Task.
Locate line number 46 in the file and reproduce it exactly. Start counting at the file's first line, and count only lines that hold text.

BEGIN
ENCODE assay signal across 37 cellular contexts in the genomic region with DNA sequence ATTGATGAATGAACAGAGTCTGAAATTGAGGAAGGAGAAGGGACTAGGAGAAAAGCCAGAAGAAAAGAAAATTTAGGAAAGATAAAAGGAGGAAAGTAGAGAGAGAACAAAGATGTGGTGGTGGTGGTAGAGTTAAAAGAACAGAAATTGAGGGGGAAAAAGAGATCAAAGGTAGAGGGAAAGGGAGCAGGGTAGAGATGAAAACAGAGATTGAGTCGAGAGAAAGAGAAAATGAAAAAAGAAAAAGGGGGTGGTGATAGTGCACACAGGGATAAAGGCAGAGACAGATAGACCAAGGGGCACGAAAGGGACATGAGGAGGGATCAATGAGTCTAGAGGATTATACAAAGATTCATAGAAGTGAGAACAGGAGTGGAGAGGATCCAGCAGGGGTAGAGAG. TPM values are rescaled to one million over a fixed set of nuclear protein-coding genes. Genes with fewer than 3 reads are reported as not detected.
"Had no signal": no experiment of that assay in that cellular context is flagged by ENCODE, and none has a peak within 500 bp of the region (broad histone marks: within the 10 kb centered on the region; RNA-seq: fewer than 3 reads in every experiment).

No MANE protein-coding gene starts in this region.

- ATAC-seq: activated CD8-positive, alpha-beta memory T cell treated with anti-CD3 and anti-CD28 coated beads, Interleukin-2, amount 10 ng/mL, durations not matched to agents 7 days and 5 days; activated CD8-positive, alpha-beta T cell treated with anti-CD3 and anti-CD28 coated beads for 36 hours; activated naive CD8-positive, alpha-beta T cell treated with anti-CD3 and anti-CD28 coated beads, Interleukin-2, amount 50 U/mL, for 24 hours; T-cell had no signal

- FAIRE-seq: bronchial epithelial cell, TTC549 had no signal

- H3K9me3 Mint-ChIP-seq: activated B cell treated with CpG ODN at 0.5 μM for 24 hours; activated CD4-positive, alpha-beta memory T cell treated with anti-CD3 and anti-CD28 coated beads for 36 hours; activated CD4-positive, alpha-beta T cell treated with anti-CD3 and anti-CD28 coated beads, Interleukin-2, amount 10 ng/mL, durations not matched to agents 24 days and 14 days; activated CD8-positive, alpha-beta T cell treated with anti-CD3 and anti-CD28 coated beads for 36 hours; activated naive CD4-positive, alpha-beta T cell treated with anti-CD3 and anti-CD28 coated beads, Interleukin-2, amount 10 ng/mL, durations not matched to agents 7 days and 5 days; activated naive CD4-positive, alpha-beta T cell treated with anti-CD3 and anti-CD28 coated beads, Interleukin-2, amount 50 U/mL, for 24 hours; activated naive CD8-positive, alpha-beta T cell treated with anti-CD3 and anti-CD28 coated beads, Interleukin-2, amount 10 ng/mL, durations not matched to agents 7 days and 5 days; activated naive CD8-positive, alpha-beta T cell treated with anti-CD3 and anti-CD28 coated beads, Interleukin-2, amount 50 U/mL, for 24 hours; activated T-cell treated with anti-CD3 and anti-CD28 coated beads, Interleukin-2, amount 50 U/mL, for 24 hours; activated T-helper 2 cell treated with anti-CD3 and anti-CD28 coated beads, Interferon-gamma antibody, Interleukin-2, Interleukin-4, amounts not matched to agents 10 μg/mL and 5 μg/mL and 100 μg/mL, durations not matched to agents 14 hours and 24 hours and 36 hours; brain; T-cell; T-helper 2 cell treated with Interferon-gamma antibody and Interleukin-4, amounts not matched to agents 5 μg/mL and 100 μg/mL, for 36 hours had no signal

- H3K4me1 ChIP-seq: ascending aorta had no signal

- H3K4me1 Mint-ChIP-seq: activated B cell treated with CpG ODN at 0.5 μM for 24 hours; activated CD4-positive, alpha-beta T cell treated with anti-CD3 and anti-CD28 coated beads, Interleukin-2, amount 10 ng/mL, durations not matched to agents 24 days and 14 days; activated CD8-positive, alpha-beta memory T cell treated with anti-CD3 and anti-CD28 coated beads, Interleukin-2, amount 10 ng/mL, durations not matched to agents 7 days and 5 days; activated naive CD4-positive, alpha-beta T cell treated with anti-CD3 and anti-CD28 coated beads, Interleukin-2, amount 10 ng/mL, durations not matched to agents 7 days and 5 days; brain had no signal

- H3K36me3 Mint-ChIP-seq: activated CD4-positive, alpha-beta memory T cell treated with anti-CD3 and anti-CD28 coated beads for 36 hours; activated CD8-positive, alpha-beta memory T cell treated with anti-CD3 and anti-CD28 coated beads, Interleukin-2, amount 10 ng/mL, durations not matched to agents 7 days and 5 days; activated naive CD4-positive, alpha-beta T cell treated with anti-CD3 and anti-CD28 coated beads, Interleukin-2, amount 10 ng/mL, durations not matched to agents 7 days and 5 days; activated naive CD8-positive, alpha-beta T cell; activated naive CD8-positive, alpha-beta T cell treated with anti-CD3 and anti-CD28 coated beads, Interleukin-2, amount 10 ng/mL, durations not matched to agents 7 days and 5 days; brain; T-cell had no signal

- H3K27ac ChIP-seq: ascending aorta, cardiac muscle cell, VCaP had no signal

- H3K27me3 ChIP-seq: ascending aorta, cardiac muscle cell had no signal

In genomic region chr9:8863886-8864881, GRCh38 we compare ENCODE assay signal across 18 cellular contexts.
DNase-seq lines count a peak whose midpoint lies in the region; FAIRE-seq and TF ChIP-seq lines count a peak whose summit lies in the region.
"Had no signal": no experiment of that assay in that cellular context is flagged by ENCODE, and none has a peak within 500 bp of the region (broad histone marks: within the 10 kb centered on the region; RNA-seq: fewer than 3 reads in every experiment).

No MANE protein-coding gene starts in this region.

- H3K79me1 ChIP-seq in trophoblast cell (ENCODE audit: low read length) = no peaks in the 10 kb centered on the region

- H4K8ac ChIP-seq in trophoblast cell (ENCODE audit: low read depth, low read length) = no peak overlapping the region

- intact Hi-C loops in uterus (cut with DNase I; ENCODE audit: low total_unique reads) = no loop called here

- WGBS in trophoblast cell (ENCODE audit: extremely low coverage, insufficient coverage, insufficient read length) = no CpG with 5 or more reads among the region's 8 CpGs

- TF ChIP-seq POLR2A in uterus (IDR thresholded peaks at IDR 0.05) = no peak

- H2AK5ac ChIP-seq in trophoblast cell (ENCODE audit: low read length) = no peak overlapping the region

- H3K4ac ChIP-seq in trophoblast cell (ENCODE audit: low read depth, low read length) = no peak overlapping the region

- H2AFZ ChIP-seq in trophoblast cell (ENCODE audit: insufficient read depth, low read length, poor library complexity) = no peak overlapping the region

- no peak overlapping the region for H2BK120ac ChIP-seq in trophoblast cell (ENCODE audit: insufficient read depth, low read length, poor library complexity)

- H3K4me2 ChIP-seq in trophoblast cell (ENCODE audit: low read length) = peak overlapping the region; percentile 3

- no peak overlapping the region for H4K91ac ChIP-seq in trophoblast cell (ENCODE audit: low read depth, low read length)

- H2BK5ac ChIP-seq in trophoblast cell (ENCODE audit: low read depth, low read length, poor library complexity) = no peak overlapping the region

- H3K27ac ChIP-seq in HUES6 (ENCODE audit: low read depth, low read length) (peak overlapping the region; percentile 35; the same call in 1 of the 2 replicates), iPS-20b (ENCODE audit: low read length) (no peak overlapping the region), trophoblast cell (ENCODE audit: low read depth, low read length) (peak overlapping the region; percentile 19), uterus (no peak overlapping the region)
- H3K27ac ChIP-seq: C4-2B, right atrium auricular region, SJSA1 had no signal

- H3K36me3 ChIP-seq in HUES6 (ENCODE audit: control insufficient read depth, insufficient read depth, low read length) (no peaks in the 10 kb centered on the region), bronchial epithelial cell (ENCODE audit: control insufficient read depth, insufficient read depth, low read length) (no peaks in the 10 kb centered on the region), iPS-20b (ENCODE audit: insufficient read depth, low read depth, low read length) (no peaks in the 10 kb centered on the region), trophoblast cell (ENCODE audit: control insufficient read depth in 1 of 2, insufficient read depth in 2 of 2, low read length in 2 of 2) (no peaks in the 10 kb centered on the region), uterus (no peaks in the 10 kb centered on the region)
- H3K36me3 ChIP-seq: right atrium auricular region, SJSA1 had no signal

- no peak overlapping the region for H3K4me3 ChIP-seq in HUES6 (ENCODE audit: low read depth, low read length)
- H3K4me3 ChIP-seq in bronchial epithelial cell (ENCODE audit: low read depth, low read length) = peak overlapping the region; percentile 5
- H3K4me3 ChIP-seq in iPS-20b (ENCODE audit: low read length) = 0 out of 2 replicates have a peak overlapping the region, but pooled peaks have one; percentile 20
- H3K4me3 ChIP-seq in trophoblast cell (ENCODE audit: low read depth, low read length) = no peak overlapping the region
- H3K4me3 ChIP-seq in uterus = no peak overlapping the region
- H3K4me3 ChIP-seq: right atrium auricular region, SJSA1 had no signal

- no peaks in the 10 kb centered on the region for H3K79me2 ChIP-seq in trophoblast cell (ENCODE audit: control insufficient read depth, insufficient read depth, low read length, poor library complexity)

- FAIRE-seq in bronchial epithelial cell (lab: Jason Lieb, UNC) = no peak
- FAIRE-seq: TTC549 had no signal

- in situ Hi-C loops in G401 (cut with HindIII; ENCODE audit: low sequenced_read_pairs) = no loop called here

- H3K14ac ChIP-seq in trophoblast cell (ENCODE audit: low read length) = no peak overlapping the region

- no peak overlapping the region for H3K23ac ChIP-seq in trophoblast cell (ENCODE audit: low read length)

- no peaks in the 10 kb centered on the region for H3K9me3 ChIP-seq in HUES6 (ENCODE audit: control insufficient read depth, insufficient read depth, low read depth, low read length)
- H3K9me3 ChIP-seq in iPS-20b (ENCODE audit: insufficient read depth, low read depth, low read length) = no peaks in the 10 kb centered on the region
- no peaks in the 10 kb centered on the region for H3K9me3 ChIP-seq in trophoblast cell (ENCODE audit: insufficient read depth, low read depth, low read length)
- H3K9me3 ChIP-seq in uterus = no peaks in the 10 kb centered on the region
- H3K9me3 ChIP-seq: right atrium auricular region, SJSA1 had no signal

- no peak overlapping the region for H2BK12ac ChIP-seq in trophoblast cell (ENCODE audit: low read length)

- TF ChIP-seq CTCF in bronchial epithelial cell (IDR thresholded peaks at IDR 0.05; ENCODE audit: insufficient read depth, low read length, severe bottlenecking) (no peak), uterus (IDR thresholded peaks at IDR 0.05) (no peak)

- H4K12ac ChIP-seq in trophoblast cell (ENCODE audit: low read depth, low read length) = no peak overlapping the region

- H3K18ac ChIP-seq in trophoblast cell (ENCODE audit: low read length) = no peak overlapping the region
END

- no peaks in the 10 kb centered on the region for H3K9me3 ChIP-seq in trophoblast cell (ENCODE audit: insufficient read depth, low read depth, low read length)